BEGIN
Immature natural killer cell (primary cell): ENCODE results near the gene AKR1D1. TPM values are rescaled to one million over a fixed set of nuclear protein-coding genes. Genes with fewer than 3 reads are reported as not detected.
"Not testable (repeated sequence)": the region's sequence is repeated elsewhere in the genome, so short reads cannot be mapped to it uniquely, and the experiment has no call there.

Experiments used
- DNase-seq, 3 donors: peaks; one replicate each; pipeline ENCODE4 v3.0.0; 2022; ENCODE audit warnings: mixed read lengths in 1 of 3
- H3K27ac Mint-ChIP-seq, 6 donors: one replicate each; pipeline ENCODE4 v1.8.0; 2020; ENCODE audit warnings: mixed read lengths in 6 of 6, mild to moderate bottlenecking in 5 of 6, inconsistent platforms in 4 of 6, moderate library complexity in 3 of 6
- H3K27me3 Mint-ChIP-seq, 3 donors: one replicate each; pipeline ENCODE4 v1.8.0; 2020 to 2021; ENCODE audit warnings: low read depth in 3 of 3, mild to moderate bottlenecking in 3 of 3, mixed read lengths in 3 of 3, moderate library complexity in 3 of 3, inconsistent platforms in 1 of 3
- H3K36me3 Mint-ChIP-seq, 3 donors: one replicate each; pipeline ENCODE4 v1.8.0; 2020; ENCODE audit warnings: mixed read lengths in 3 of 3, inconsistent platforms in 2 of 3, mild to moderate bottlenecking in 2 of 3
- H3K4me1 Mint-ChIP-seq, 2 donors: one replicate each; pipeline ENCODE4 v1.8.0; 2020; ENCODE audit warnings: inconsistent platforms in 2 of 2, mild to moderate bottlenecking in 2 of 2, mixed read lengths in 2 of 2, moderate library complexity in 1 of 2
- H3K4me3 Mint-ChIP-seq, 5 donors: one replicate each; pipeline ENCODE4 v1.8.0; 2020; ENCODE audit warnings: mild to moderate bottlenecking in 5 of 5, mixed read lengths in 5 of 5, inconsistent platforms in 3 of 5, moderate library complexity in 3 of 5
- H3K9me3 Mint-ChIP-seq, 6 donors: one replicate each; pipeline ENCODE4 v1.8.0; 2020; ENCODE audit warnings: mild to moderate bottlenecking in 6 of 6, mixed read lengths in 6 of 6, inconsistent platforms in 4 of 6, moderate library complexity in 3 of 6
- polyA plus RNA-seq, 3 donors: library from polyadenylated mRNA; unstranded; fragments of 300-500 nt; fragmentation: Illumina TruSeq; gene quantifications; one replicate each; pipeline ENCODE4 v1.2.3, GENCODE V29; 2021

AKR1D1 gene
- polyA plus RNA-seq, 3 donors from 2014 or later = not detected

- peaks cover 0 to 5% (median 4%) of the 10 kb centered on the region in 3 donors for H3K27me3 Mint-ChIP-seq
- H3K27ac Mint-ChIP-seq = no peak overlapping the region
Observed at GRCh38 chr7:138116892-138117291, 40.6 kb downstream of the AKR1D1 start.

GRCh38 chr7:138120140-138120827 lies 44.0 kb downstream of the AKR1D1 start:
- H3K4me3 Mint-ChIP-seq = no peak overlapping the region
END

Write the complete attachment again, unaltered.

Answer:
Immature natural killer cell (primary cell): ENCODE results near the gene AKR1D1. TPM values are rescaled to one million over a fixed set of nuclear protein-coding genes. Genes with fewer than 3 reads are reported as not detected.
"Not testable (repeated sequence)": the region's sequence is repeated elsewhere in the genome, so short reads cannot be mapped to it uniquely, and the experiment has no call there.

Experiments used
- DNase-seq, 3 donors: peaks; one replicate each; pipeline ENCODE4 v3.0.0; 2022; ENCODE audit warnings: mixed read lengths in 1 of 3
- H3K27ac Mint-ChIP-seq, 6 donors: one replicate each; pipeline ENCODE4 v1.8.0; 2020; ENCODE audit warnings: mixed read lengths in 6 of 6, mild to moderate bottlenecking in 5 of 6, inconsistent platforms in 4 of 6, moderate library complexity in 3 of 6
- H3K27me3 Mint-ChIP-seq, 3 donors: one replicate each; pipeline ENCODE4 v1.8.0; 2020 to 2021; ENCODE audit warnings: low read depth in 3 of 3, mild to moderate bottlenecking in 3 of 3, mixed read lengths in 3 of 3, moderate library complexity in 3 of 3, inconsistent platforms in 1 of 3
- H3K36me3 Mint-ChIP-seq, 3 donors: one replicate each; pipeline ENCODE4 v1.8.0; 2020; ENCODE audit warnings: mixed read lengths in 3 of 3, inconsistent platforms in 2 of 3, mild to moderate bottlenecking in 2 of 3
- H3K4me1 Mint-ChIP-seq, 2 donors: one replicate each; pipeline ENCODE4 v1.8.0; 2020; ENCODE audit warnings: inconsistent platforms in 2 of 2, mild to moderate bottlenecking in 2 of 2, mixed read lengths in 2 of 2, moderate library complexity in 1 of 2
- H3K4me3 Mint-ChIP-seq, 5 donors: one replicate each; pipeline ENCODE4 v1.8.0; 2020; ENCODE audit warnings: mild to moderate bottlenecking in 5 of 5, mixed read lengths in 5 of 5, inconsistent platforms in 3 of 5, moderate library complexity in 3 of 5
- H3K9me3 Mint-ChIP-seq, 6 donors: one replicate each; pipeline ENCODE4 v1.8.0; 2020; ENCODE audit warnings: mild to moderate bottlenecking in 6 of 6, mixed read lengths in 6 of 6, inconsistent platforms in 4 of 6, moderate library complexity in 3 of 6
- polyA plus RNA-seq, 3 donors: library from polyadenylated mRNA; unstranded; fragments of 300-500 nt; fragmentation: Illumina TruSeq; gene quantifications; one replicate each; pipeline ENCODE4 v1.2.3, GENCODE V29; 2021

AKR1D1 gene
- polyA plus RNA-seq, 3 donors from 2014 or later = not detected

- peaks cover 0 to 5% (median 4%) of the 10 kb centered on the region in 3 donors for H3K27me3 Mint-ChIP-seq
- H3K27ac Mint-ChIP-seq = no peak overlapping the region
Observed at GRCh38 chr7:138116892-138117291, 40.6 kb downstream of the AKR1D1 start.

GRCh38 chr7:138120140-138120827 lies 44.0 kb downstream of the AKR1D1 start:
- H3K4me3 Mint-ChIP-seq = no peak overlapping the region